• iShares Preferred and Income Securities ETF (PFF)
  • Global X SuperIncome Preferred ETF (SPFF)
  • Invesco Preferred ETF (PGX)
  • SPDR ICE Preferred Securities ETF (PSK)
  • Invesco Variable Rate Preferred ETF (VRP)

Many preferred stock ETFs pay dividends monthly.

 

When Should You Sell Preferred Stock?

There is no set time to sell preferred stock.

Investors typically sell their shares when they want the money to buy something else (a different financial asset or a good or service) or when they believe that the stock price will go down.

If an investor believes that the stock price will go down, they may choose to sell their shares and reinvest the proceeds into a different investment or hold it in cash or something that’s less volatile.

 

Who Likes to Invest Preferred Stock?

Preferred stock is often purchased by those who want a combination of:

Preferred stock may also be attractive to investors who are looking for an alternative to bonds.

 

FAQs – Preferred Stock

What is the Difference Between Convertible Preferred Stock and Non-Convertible Preferred Stock?

Convertible preferred stock can be converted into common stock, while non-convertible preferred stock cannot.

Non-convertible preferred stock typically has a higher dividend yield than convertible preferred stock.

Both types of preferred stock typically have less voting rights than common stock.

Non-convertible preferred stock is the more common of the two.

What is the Difference Between Cumulative Preferred Stock and Non-Cumulative Preferred Stock?

Cumulative preferred stock means that if the issuing company misses a dividend payment, it will still owe the shareholder the missed payments. Non-cumulative preferred stock does not have this feature.

What is the Difference Between Participating Preferred Stock and Non-Participating Preferred Stock?

Participating preferred stock gives the shareholders the right to receive additional dividends if the company declares a dividend on their common shares. Non-participating preferred stock does not have this feature.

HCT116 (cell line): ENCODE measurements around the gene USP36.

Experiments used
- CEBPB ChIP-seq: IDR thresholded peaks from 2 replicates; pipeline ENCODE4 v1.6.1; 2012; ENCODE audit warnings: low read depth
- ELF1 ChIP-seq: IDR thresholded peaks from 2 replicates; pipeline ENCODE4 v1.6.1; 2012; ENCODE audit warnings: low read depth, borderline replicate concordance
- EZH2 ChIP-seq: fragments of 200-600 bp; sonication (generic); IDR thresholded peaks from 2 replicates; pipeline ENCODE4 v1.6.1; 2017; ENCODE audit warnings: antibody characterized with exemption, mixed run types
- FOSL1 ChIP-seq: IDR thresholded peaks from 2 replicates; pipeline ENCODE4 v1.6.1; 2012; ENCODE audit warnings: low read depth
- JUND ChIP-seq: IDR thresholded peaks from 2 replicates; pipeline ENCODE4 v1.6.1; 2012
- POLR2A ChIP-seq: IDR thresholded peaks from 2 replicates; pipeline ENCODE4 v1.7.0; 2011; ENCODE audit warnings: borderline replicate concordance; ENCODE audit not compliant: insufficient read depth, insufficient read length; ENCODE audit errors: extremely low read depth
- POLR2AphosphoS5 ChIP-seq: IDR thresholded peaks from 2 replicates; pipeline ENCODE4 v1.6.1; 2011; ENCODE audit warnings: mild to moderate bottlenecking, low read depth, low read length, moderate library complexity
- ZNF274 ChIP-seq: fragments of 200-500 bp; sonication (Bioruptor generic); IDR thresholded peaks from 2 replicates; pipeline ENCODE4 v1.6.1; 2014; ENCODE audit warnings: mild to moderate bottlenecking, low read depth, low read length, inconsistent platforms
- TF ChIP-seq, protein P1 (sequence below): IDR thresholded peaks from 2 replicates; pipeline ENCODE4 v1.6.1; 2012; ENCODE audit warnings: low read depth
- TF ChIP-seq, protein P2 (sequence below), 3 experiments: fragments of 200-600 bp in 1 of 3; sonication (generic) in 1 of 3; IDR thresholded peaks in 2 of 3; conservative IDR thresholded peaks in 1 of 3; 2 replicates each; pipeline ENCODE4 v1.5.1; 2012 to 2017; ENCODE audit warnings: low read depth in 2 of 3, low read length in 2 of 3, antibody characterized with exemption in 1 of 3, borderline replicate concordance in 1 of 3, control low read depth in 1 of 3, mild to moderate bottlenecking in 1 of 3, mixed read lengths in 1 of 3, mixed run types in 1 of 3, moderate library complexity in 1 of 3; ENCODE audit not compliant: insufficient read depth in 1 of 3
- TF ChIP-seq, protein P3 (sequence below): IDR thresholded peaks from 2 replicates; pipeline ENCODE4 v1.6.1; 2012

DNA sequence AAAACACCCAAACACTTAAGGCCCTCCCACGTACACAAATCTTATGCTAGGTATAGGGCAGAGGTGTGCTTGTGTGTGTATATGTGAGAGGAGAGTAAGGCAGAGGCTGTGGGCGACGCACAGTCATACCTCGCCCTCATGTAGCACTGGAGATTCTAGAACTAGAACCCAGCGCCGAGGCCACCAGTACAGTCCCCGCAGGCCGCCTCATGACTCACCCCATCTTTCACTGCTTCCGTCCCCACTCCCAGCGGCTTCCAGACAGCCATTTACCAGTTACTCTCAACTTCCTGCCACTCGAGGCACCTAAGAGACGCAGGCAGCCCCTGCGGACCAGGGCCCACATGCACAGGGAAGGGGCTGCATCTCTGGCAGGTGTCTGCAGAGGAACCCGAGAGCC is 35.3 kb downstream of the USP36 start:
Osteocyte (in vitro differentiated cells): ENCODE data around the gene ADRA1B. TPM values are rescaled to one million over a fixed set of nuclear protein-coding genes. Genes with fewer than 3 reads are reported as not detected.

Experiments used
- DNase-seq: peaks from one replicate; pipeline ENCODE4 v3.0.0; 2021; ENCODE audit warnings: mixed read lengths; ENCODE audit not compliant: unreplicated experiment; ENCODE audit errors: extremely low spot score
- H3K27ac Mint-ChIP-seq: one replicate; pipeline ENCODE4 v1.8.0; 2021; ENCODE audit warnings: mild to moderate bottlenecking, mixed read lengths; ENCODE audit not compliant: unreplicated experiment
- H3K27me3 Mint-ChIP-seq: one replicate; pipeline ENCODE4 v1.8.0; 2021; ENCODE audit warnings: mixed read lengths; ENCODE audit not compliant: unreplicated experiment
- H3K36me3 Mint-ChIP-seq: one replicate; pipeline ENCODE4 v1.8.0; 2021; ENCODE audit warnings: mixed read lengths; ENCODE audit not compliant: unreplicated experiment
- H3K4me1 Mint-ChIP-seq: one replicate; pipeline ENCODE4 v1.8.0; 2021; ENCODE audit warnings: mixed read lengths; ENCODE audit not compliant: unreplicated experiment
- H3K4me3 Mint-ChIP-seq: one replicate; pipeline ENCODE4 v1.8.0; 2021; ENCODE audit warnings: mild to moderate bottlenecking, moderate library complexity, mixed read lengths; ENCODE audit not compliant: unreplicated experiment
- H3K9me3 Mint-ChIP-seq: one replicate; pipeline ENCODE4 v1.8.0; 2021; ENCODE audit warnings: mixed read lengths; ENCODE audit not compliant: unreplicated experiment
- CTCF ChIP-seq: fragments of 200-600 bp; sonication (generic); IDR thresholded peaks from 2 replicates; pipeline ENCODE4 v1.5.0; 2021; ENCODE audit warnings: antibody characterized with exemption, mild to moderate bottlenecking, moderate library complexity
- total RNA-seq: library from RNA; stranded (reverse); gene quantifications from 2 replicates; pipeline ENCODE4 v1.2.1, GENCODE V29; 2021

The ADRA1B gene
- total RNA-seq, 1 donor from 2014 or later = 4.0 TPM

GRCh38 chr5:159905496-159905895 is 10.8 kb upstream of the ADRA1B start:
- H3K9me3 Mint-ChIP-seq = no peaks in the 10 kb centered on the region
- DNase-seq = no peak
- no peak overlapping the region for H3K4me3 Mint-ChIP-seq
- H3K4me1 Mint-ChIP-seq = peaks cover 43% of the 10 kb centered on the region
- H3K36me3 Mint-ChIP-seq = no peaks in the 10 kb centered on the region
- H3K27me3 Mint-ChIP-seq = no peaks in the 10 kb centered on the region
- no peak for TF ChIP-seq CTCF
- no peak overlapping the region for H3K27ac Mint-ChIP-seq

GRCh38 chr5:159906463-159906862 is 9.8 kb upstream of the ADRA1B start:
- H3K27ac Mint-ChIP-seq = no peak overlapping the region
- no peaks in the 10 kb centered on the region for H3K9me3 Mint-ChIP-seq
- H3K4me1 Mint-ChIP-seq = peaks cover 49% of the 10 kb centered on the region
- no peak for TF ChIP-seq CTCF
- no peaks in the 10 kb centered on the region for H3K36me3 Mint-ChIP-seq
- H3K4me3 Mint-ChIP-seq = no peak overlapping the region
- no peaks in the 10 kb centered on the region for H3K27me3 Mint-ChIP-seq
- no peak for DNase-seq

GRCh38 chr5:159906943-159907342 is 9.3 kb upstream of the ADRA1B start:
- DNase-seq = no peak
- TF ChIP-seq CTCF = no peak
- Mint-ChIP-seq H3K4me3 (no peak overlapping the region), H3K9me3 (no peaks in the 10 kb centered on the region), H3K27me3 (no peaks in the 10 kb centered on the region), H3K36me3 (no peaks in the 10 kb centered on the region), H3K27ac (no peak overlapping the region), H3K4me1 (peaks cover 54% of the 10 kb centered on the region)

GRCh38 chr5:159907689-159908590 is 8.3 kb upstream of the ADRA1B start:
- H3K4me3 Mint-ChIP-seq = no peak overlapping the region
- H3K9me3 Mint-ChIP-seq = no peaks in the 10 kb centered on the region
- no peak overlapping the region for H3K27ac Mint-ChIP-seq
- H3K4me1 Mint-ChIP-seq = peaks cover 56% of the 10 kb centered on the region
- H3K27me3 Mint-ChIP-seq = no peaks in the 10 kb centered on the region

Participating preferred stock typically has a lower dividend yield than non-participating preferred stock.

Why do companies issue preferred stock?

There are a few reasons.

One is that it can be used to raise capital without increasing the number of shares outstanding and diluting existing shareholders’ equity stakes.

Another reason is that it can be used as a way to compensate executives and other key employees with something that has a higher claim on assets and earnings than common stock, but without giving them actual voting control of the company.

Preferred stock can also be used to shore up the balance sheet by adding another layer of security for creditors in the form of fixed-rate dividends that have priority over common dividends.

Warren Buffett explains the rationale behind issuing preferred stock

 

What are the disadvantages of preferred stock?

The main disadvantage of preferred stock is that it often pays fixed dividends, which can become a burden to companies if interest rates rise and the company’s earnings fall.

Preferred stock is also less liquid than common stock, so it can be hard to sell if you need to raise cash in a hurry.

Finally, preferred shareholders may have little say in how the company is run since they typically don’t have voting rights.

 

Summary – Preferred Stock

Preferred stock is a type of stock that may have any combination of features not possessed by common stock including properties of both an equity and a debt instrument, and is generally classified as a hybrid instrument.

Preferred shares are senior to common shares but subordinate to bonds in terms of claim or rights to dividends and assets. Holders of preferred shares typically do not receive voting rights, but they may have preferential treatment with respect to the distribution of dividends and the liquidation of assets.

Preferred stockholders are on the whole more protected than common shareholders, but less so than bondholders. They rank between common equity and debt in a company’s capital structure. Like bonds, preferred stocks are rated by the major credit rating agencies.

Sometimes preferred stock is convertible into common stock, giving the holder the opportunity to participate in the growth of the company if its stock price increases.

Preferred stock is a type of equity that typically pays fixed dividends and has priority over common stock in terms of dividend payments and asset claims.

 

 

by